8 July 2022
Interview with Richard Carroll, Global Head of Renewable Energy at AXIS Capital
This month, we sat down with Richard Carroll, Global Head of Renewable Energy at AXIS Capital, to discuss the risks facing developers and the benefits of industry-wide collaboration.
Can you tell our readers a little about your organisation?
AXIS is a specialty insurer that covers a range of risks including property, casualty, cyber and renewables. AXIS launched its renewable energy business in 2010 and the team has grown to over 30 people insuring projects globally. This makes us one of the largest and most experienced teams in the industry. We insure wind power (on- and offshore), solar PV and battery energy storage. Over the past decade we have supported most major developers in the wind industry in their transition to a more sustainable future.
What are the most exciting developments you have seen in the wind industry?
The most exciting development I see is the speed of technological change. These changes have helped to significantly reduce the cost of wind energy, but also raise some potential issues.
The focus on lowering the cost of energy has meant that turbines have grown quickly in size, and some design issues are being discovered during early operation, or even while projects are still under construction. Because the industry is constantly addressing new design issues, turbine manufacturers are often developing new solutions to problems, which means there can be a lack of continuity from one manufacturer’s model to the next. As insurers, it is our role to help the renewable energy industry identify and navigate these new and emerging areas of risk.
What changes would you like to see in the wind industry?
The key change I’d like to see is closer collaboration between all parties in the wind industry. We are an industry that still needs to mature in the way that it deals with some of its problems. For example, we are seeing that new, larger turbines are more prone to being hit by lightning as the lightning protection systems haven’t scaled in the same way the turbines have. Often the insights that are gained from these incidents are not shared openly throughout the industry. This means that each OEM, developer and operator has to learn how to manage these issues independently, rather than collectively. Sharing this kind of data more openly would accelerate progress across the entire industry, enabling the industry to move forward much faster.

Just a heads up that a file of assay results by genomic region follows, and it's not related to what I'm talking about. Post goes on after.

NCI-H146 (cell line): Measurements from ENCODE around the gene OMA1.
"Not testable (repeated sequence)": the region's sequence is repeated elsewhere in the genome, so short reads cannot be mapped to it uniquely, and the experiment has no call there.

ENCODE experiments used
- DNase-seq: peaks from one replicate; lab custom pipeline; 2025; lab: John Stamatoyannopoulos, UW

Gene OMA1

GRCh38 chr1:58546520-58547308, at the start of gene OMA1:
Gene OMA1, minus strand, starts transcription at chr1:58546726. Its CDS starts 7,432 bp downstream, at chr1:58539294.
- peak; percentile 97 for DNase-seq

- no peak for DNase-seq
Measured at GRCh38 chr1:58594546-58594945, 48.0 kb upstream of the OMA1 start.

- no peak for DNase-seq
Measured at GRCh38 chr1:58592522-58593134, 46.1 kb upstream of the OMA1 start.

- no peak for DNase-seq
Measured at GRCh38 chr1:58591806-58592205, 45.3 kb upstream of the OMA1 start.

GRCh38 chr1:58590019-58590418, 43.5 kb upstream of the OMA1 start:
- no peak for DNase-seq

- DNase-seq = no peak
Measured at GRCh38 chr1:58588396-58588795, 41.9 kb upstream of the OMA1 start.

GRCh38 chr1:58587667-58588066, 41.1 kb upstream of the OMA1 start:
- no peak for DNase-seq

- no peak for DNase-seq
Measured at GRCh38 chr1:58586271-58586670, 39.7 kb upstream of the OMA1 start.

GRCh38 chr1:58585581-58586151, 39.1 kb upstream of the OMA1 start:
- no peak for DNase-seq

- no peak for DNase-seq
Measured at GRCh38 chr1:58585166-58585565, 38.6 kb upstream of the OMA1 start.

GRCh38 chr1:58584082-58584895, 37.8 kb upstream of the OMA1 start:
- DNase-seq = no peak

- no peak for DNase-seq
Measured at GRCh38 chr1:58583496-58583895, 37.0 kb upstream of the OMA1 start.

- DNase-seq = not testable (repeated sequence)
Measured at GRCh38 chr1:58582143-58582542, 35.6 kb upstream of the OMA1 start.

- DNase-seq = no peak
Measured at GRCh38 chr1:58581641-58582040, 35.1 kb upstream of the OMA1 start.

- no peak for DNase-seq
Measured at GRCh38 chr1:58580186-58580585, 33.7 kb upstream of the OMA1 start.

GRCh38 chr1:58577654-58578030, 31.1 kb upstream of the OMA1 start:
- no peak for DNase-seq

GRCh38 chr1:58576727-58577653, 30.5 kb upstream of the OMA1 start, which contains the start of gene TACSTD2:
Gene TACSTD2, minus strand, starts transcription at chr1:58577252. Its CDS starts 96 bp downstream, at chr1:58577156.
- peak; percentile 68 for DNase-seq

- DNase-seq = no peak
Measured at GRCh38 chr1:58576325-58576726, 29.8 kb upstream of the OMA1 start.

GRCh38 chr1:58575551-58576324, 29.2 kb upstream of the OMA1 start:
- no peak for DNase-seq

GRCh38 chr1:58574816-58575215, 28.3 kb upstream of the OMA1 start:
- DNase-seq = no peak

Going forward, what role do you see your organisation playing in the future development of wind energy?
Without insurance the financial burden of building a project would be too much for many developers. In the future I see us continuing to support developers in this way, but also helping companies to really understand the risks that their projects face, whether it’s based on location, technology or any other factor. As the industry continues to mature, I hope the collaboration that I described earlier will allow fewer projects to suffer from the related issues I’ve mentioned. Having an industry-wide understanding of best practices will make a huge difference to the industry’s future.
How has WindEurope membership benefited your organisation?
The benefits of WindEurope membership are simple: through their events and by being members of different working groups, we’ve been able to understand the perspectives of other people in the industry and meet people who we otherwise would not have had the chance to meet. This is where the seeds of collaboration are likely to be sown.
If we look ten years ahead, what do you hope to have achieved?
Ideally, I hope that the industry has achieved the greater level of collaboration described previously. I strongly believe this collaboration will positively impact the industry as it matures.
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